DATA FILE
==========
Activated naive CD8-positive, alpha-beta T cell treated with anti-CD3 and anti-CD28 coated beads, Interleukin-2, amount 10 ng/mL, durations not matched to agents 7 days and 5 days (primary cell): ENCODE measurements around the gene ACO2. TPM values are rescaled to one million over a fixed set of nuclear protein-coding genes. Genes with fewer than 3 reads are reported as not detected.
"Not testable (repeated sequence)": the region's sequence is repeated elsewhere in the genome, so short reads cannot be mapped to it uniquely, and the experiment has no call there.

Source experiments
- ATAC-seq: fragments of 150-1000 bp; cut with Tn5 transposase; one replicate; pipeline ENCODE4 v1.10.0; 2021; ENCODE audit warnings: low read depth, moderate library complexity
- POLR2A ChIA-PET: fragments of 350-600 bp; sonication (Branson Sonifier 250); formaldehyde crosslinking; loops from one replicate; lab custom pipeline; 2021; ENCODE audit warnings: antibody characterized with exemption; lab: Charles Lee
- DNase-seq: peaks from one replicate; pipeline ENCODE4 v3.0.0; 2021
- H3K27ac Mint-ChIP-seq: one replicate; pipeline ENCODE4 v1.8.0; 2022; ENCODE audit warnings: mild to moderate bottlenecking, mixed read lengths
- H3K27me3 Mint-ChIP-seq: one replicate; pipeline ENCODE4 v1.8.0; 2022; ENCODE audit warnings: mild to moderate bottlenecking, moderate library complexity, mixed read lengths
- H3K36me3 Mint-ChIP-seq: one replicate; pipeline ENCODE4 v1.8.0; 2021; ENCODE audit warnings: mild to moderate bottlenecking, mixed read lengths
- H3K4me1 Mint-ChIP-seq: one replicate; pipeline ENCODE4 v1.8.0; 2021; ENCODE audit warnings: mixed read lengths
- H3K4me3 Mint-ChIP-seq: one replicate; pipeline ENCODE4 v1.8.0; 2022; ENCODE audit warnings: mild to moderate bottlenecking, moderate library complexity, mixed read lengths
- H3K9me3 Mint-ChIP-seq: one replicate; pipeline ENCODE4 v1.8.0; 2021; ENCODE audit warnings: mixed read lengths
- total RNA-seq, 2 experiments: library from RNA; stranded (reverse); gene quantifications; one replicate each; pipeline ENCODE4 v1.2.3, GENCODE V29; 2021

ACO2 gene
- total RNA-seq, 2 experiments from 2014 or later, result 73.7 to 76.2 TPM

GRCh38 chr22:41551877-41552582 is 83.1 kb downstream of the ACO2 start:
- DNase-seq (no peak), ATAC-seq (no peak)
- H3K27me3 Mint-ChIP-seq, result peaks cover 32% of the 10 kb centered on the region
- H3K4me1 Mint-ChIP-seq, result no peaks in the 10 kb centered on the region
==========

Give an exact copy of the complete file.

Activated naive CD8-positive, alpha-beta T cell treated with anti-CD3 and anti-CD28 coated beads, Interleukin-2, amount 10 ng/mL, durations not matched to agents 7 days and 5 days (primary cell): ENCODE measurements around the gene ACO2. TPM values are rescaled to one million over a fixed set of nuclear protein-coding genes. Genes with fewer than 3 reads are reported as not detected.
"Not testable (repeated sequence)": the region's sequence is repeated elsewhere in the genome, so short reads cannot be mapped to it uniquely, and the experiment has no call there.

Source experiments
- ATAC-seq: fragments of 150-1000 bp; cut with Tn5 transposase; one replicate; pipeline ENCODE4 v1.10.0; 2021; ENCODE audit warnings: low read depth, moderate library complexity
- POLR2A ChIA-PET: fragments of 350-600 bp; sonication (Branson Sonifier 250); formaldehyde crosslinking; loops from one replicate; lab custom pipeline; 2021; ENCODE audit warnings: antibody characterized with exemption; lab: Charles Lee
- DNase-seq: peaks from one replicate; pipeline ENCODE4 v3.0.0; 2021
- H3K27ac Mint-ChIP-seq: one replicate; pipeline ENCODE4 v1.8.0; 2022; ENCODE audit warnings: mild to moderate bottlenecking, mixed read lengths
- H3K27me3 Mint-ChIP-seq: one replicate; pipeline ENCODE4 v1.8.0; 2022; ENCODE audit warnings: mild to moderate bottlenecking, moderate library complexity, mixed read lengths
- H3K36me3 Mint-ChIP-seq: one replicate; pipeline ENCODE4 v1.8.0; 2021; ENCODE audit warnings: mild to moderate bottlenecking, mixed read lengths
- H3K4me1 Mint-ChIP-seq: one replicate; pipeline ENCODE4 v1.8.0; 2021; ENCODE audit warnings: mixed read lengths
- H3K4me3 Mint-ChIP-seq: one replicate; pipeline ENCODE4 v1.8.0; 2022; ENCODE audit warnings: mild to moderate bottlenecking, moderate library complexity, mixed read lengths
- H3K9me3 Mint-ChIP-seq: one replicate; pipeline ENCODE4 v1.8.0; 2021; ENCODE audit warnings: mixed read lengths
- total RNA-seq, 2 experiments: library from RNA; stranded (reverse); gene quantifications; one replicate each; pipeline ENCODE4 v1.2.3, GENCODE V29; 2021

ACO2 gene
- total RNA-seq, 2 experiments from 2014 or later, result 73.7 to 76.2 TPM

GRCh38 chr22:41551877-41552582 is 83.1 kb downstream of the ACO2 start:
- DNase-seq (no peak), ATAC-seq (no peak)
- H3K27me3 Mint-ChIP-seq, result peaks cover 32% of the 10 kb centered on the region
- H3K4me1 Mint-ChIP-seq, result no peaks in the 10 kb centered on the region